Stephen: Yes, well, and I’ve really come to land a lot in the importance of the heart practices with the book Buddha’s Heart, and working with students. And I’m gonna say, you know, I work predominantly with Westerners, so people outside of Asia, so there may be differences in some of the Buddhist countries to what I’ve experienced as a teacher, but as Westerners, we really need a lot of heart practice. We’re walking around, most of us, fairly wounded with a lot of armoring, and to try to drop the sense of self to experience the source, the absolute, requires a lot of trust. And unless our heart is in a stable enough place, an open enough place, with strength and sensitivity, the awakening is going to be difficult for it to happen, and it’s gonna be difficult to embody.
Rick: Yeah, I’ve also heard it said by many people that you really have to have a healthy, well-developed ego or sense of self before you can really think about dropping it. And if you haven’t even developed that, it can be either counter-productive or even problematic, dangerous, depersonalizing.
Stephen: And that’s why, you know, today I really encourage the folks who are wandering, trying to figure out their identity in relation to gender and sexuality, that it’s important to land. Because, as you say, unless they’re landed and there’s a solidity to it, you can’t transcend it.
Rick: And by land you mean what exactly?
Stephen: Well, to be clear about your identity, who you are, you know, all the various aspects of that, who you take yourself to be. Because we can’t begin to put any of that down unless it’s stable enough. You know, we really need a very well-constructed container in order to hold the absolute.
Rick: Yeah, that’s actually a big social issue these days, because, you know, some people are saying, well, kids should be who they really are in their heart of hearts, who they really want to be. And then others are saying, well, they’re nine years old. Are you saying they should have gender modification, hormone therapy, and stuff like that? You know, they don’t know who they are. I mean, this speaks to that, and I’m not about to offer any ready answers. Do you have any?
Stephen: No, I don’t really. I certainly understand the discussion, and I guess what I would contribute to it is most of the people that I know that are landed in gender and sexual identity, if you ask them when they became clear about it, most of them were quite young. They’ll talk about being five years old and being attracted to so-and-so, and that’s really what started their journey. So I feel that those folks have just as much right to land where they need to be as the rest of us. You know, if we were the minority, if the heterosexuals were the minority, then it would have a different perspective for us. We’d want people to value and honor our orientations and where we land in these things.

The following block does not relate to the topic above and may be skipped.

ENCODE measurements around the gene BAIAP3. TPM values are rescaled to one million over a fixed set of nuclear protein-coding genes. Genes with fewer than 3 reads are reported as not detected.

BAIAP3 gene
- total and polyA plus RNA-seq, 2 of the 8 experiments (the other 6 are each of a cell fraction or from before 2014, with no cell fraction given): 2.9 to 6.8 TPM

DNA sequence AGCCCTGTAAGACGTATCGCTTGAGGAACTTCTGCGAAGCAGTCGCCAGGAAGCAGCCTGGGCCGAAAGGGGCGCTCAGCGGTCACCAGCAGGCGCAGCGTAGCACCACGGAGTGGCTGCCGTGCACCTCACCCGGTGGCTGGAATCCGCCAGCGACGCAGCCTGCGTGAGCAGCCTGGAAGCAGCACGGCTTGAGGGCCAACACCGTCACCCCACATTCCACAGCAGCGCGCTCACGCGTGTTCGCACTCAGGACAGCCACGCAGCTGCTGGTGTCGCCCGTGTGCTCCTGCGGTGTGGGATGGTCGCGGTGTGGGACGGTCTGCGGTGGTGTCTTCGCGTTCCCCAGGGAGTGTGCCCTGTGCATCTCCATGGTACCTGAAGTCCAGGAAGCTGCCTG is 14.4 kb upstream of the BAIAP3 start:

Rick: Yeah, so there’s an interesting paradox here. We’re talking about, you know, there being no self and having the realization that there’s no self, and at the same time we’re talking about developing a healthy, you know, personality and sense of self. So how do you reconcile that paradox?
Stephen: Well, there’s two ends to that. One is the transcendent aspect, where to have awakening experiences, we do transcend the normal self. I talk about it as absence of self. I like absence as a term better than emptiness, because emptiness implies nothing is there, but absence there suggests that something may be there, but it feels like nothing’s there. So there’s a difference in that regard, that we need to have the transcendent opportunity, and we need to feel safe enough to let go of this body and even this life to have those experiences, deep experiences like cessation. The consciousness and awareness shut off. I call it a lights-out experience, and there is a moment when the merger is happening, when the awareness and consciousness realize, “I don’t know how to unmerge” and that’s a real question. So we have to have enough stability and enough trust in order to go into the absolute, but also how do we embody? And if our hearts and our identities aren’t landed enough, it makes it really difficult to do that, and that’s where we end up with teachers who are behaving badly, because they’ve resolved certain aspects of the personality and the dynamic of that, and others they have not. So you see them acting out with money and with relationships in ways, and power in ways that are unhealthy and harming people.
Rick: Yeah, I helped to start an organization, which you might find interesting, called the Association for Spiritual Integrity, and has over 400 members now.
Rick: And it’s all about what you’re just saying there, which is we have a whole code of ethics that we spent many, many hours drawing up, comparing other things like spirit rock and other places who had drawn up codes like that. But the basic principle is that ethical behavior is an important component on the spiritual path, and these sort of excuses for unethical behavior, like, “Oh, God is doing it” or “There is no doer” or stuff like that, just don’t cut it.
Stephen: No. No, again, if you’re standing on my toes, my toes still hurt. Right. So whether you perceive it or not is irrelevant in that regard. But we all have to be careful with what we’re doing. We’re dealing with, and as teachers, we’re working with people who are trusting us. They’re opening their deepest selves to us, and letting us give some guidance, and we have to take that very responsibly.
Rick: Yeah, one of my favorite quotes, which I’ve said on this show many times, was supposedly from Padma Sambhava, who apparently said, “Although my awareness is as vast as the sky, my attention to karma is as fine as a grain of barley flour”. And by karma, we mean action, my behavior, impeccability.